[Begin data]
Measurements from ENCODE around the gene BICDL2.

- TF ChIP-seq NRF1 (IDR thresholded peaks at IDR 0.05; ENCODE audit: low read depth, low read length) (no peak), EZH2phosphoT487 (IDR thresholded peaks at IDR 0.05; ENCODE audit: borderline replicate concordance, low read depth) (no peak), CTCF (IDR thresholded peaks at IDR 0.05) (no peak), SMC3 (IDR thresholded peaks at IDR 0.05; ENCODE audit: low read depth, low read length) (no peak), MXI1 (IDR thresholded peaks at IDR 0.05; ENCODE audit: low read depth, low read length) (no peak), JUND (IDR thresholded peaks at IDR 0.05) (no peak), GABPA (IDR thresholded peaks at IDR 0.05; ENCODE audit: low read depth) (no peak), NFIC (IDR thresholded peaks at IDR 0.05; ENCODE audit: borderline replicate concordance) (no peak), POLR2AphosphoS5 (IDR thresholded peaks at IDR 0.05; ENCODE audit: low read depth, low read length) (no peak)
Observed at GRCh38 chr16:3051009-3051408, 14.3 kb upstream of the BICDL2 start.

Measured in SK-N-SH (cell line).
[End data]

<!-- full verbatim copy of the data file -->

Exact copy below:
Measurements from ENCODE around the gene BICDL2.

- TF ChIP-seq NRF1 (IDR thresholded peaks at IDR 0.05; ENCODE audit: low read depth, low read length) (no peak), EZH2phosphoT487 (IDR thresholded peaks at IDR 0.05; ENCODE audit: borderline replicate concordance, low read depth) (no peak), CTCF (IDR thresholded peaks at IDR 0.05) (no peak), SMC3 (IDR thresholded peaks at IDR 0.05; ENCODE audit: low read depth, low read length) (no peak), MXI1 (IDR thresholded peaks at IDR 0.05; ENCODE audit: low read depth, low read length) (no peak), JUND (IDR thresholded peaks at IDR 0.05) (no peak), GABPA (IDR thresholded peaks at IDR 0.05; ENCODE audit: low read depth) (no peak), NFIC (IDR thresholded peaks at IDR 0.05; ENCODE audit: borderline replicate concordance) (no peak), POLR2AphosphoS5 (IDR thresholded peaks at IDR 0.05; ENCODE audit: low read depth, low read length) (no peak)
Observed at GRCh38 chr16:3051009-3051408, 14.3 kb upstream of the BICDL2 start.

Measured in SK-N-SH (cell line).